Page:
SLO police chief hanging up her badge

San Luis Obispo Cheif of Police Deborah Linden.//Contributed

Deborah Linden of Orcutt is ready to retire after nine years as police chief in San Luis Obispo and a career in Santa Barbara County law enforcement.

Linden, who says she’s a “classic workaholic,” plans to retire in late December to spend more time with her family and possibly to teach.

“I’ve always been focused on retiring when still feeling energized and on my game, rather than waiting until it feels like I need to get out,” Linden said.

“I’ve been doing this literally my whole adult life,” she added.

Linden says she’s experiencing a mixture of excitement and trepidation as she nears the finish line of her career but knows it’s the right time to move on, as she is turning 50 this year, her department has a new two-year budget adopted and a good management team at the helm.

“It’s a stable time to transition the position,” she said, and she hopes to have her replacement hired before the holidays.

“The hiring process is pretty extensive. They’ll do a nationwide recruitment,” she added.

Linden grew up in Northern California before attending UC Santa Barbara as an aquatic biology major, a far cry from law enforcement, but while a student at UCSB, she obtained work as a community services officer with the university police department

“I just fell in love with law enforcement,” she added.

Linden graduated from college in early 1984 and started working that same year as a deputy with the Santa Barbara County Sheriff’s Department. She stayed with the department in various capacities until she was selected nine years ago for the position of San Luis Obispo police chief.

Within the Sheriff’s Department, Linden was a patrol deputy, a narcotics detective and a major crimes detective, as well as a sergeant, a lieutenant and a commander in various roles.

Linden said she had a “great time and a wonderful career” in Santa Barbara County, where her experiences with financial management, supervising operations divisions and overseeing major investigations helped prepare her to be a police chief.

“I think it really benefited me,” she said.

“I’m been blessed with some amazing, amazing opportunities,” she added.

Among the memories that stand out for her was investigating the late superstar Michael Jackson for child molestation allegations in the early 1990s, although the case was never prosecuted.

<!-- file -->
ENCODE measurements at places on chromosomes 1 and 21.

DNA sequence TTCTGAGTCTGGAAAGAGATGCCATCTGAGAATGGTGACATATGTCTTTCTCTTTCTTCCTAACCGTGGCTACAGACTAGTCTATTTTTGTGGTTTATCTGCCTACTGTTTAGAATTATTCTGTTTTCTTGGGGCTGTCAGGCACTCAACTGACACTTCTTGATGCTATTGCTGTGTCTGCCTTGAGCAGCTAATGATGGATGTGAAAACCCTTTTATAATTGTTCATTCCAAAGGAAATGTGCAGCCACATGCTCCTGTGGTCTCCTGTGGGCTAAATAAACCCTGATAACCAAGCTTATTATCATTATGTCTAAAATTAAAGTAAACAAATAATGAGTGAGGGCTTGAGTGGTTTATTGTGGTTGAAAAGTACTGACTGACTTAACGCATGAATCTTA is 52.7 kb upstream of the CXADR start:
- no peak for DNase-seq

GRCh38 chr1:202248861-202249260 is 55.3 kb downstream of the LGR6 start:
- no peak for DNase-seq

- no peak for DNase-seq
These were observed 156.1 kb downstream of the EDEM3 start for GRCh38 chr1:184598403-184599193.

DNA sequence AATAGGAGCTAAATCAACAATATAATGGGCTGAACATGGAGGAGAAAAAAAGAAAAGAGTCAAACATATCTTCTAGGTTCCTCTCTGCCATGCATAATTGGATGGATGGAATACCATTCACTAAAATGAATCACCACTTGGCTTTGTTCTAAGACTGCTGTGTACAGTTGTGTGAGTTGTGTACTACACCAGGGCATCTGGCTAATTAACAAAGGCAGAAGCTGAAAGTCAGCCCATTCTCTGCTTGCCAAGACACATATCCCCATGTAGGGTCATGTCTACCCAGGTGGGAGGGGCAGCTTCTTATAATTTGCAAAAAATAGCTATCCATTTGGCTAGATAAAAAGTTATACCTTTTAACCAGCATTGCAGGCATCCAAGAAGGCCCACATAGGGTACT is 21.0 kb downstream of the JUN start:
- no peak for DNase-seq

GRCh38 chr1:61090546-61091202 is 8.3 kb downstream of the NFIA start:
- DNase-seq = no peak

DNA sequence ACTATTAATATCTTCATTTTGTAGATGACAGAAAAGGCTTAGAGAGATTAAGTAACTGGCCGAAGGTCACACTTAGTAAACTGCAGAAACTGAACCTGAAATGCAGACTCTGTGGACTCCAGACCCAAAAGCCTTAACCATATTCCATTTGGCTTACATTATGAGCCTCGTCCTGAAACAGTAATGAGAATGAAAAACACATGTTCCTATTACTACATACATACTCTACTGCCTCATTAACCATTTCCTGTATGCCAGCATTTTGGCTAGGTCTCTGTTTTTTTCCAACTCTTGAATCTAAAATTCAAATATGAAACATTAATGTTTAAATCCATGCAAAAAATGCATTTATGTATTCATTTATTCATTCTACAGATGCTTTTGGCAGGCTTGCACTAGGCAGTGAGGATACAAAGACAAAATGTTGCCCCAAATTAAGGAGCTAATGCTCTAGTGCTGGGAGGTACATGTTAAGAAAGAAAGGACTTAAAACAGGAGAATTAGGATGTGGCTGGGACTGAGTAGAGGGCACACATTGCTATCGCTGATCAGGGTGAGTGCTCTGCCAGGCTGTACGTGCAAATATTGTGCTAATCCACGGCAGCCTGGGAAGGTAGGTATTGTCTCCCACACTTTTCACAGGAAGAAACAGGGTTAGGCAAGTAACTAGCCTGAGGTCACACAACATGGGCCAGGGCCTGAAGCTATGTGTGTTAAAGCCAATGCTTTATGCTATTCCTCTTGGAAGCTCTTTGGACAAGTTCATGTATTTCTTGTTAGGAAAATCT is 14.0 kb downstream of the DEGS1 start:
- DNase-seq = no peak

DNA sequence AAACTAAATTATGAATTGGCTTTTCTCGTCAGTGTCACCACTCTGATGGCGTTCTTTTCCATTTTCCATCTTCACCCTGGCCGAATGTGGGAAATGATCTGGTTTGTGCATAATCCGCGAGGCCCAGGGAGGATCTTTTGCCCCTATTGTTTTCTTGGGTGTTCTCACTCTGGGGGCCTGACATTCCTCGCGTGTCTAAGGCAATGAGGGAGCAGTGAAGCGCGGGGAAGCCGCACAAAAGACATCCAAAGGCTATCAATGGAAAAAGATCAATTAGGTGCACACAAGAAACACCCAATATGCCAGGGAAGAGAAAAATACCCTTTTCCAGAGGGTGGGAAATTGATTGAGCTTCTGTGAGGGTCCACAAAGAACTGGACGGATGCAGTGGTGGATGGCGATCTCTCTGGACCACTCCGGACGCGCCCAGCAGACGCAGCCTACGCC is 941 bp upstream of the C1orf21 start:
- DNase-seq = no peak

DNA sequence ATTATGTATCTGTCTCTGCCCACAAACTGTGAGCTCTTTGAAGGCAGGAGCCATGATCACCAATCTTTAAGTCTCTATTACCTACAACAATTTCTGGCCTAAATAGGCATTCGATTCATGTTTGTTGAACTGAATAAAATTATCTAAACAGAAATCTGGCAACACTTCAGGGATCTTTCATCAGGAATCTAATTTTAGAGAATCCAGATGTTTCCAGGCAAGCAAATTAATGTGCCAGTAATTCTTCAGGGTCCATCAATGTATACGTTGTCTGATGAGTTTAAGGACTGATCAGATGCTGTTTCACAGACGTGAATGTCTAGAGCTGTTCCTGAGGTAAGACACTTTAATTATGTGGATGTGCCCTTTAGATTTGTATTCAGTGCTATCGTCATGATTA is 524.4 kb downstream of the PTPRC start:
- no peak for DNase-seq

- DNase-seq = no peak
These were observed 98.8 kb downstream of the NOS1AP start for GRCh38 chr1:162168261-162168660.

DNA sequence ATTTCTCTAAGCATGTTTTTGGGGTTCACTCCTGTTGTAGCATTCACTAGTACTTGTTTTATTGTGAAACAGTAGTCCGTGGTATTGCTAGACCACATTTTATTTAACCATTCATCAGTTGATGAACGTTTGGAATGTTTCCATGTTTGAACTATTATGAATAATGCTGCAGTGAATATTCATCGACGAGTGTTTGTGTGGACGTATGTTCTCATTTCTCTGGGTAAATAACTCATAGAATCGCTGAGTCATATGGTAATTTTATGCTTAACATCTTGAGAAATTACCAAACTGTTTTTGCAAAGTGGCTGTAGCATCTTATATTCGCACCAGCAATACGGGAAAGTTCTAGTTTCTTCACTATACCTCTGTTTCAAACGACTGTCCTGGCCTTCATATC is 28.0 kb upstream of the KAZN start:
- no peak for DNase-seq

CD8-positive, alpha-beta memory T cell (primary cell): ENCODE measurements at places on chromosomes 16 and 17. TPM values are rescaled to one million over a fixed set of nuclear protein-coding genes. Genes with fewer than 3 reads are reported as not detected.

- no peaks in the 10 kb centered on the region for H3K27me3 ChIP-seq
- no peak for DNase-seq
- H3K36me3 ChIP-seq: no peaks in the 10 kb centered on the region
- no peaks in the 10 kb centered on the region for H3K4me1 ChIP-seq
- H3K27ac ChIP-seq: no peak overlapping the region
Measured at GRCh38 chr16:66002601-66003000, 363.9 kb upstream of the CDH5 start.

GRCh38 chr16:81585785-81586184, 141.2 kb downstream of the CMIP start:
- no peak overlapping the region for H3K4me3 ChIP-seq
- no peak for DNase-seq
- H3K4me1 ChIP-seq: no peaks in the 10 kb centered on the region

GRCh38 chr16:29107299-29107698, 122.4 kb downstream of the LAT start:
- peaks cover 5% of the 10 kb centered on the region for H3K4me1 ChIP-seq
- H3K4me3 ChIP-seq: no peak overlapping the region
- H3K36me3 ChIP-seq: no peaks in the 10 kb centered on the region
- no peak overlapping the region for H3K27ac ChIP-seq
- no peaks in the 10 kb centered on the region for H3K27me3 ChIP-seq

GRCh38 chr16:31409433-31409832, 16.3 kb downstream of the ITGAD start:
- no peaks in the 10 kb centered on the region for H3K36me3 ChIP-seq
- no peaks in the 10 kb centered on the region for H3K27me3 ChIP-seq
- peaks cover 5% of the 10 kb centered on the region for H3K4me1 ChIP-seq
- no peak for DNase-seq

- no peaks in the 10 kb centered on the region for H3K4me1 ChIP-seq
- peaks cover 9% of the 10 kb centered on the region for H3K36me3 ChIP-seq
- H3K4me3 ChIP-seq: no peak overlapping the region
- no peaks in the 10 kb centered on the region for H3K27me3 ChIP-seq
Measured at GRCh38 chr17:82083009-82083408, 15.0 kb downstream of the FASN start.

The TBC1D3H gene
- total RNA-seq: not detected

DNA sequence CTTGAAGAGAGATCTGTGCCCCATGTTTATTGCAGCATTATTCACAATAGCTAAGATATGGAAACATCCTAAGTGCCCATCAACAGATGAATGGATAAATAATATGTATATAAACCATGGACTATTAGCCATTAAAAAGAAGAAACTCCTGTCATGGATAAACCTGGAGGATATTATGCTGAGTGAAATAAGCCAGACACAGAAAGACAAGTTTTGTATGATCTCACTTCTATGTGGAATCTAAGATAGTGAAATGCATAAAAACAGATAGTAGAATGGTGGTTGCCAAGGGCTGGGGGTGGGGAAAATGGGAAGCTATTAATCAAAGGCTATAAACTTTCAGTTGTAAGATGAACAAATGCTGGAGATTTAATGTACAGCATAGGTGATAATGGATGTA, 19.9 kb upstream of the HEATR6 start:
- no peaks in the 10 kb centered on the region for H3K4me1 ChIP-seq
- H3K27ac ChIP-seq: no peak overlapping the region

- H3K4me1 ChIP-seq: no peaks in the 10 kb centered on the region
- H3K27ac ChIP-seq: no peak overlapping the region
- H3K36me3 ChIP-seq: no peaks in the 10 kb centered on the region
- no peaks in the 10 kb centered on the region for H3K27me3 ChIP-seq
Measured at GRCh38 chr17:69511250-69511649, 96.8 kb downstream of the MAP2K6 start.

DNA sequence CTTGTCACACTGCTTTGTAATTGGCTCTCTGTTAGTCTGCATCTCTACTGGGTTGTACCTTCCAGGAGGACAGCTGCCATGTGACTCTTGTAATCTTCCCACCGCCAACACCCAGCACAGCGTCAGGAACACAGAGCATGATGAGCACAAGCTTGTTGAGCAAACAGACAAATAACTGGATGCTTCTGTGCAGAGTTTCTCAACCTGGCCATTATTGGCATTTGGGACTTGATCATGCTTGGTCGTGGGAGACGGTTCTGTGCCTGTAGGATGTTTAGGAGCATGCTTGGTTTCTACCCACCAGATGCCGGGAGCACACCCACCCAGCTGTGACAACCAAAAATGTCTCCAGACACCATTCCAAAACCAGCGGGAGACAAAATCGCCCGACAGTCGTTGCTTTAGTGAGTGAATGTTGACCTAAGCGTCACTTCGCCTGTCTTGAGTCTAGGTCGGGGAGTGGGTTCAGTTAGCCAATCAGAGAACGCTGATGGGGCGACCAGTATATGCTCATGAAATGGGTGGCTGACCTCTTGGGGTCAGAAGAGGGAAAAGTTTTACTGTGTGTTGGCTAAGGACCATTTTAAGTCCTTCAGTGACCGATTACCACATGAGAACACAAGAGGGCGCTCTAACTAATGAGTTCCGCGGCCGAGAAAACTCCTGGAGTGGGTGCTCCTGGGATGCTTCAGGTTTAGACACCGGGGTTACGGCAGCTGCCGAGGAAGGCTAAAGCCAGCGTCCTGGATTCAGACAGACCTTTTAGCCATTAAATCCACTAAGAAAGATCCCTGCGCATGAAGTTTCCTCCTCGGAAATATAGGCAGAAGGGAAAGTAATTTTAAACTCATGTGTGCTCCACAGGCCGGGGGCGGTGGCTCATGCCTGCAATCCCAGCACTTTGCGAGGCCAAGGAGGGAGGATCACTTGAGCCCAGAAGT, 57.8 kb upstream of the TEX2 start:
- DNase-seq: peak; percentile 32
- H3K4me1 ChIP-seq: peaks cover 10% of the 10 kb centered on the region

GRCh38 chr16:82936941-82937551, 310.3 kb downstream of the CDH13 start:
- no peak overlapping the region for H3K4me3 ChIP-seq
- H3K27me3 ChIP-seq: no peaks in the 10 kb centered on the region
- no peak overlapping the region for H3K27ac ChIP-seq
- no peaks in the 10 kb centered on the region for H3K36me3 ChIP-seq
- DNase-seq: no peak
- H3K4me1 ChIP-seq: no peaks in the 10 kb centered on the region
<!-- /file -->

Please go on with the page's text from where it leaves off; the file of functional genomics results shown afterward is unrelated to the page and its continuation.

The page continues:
Now, having spent almost 28 years as a law enforcement officer, Linden is ready to hang up the badge and call it a career.

“I plan to take some time off and slow down,” Linden said, but noted that she will continue her work with community groups and would like to go back to teaching. She is also looking forward to having more time with her husband, who is retired from the Santa Barbara County Sheriff’s Department.

Linden has taught administration of justice classes at Santa Barbara City College and at the Hancock police academy. She has also taught at St. Mary’s College, where she earned her master’s degree.

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Linden’s leadership and friendship will be missed by those she worked with, including San Luis Obispo County Sheriff Ian Parkinson, who previously served as a captain with the San Luis Obispo Police Department.

Parkinson described Linden as a hard and thorough worker, and fair.

“She was the type of person that really worked well with others,” he added.

Linden built solid relationships both with her fellow police officers and with others, according to Parkinson.

“She was very engaged,” he said.

Jim Peterson, undersheriff at the Santa Barbara County Sheriff’s Department, has known Linden since they were college students together some 30 years ago.

“I already knew back then she was one of the most organized people I ever knew,” he said. “She took really good class notes and she was a great study partner.”

While working with the Sheriff’s Department, Linden would complete projects in a way that exceeded all expectations, Peterson said.

When she moved on to the San Luis Obispo Police Department, Peterson had mixed emotions because she was leaving the Sheriff’s Department.

“I just knew that San Luis was gaining a gem,” he said.

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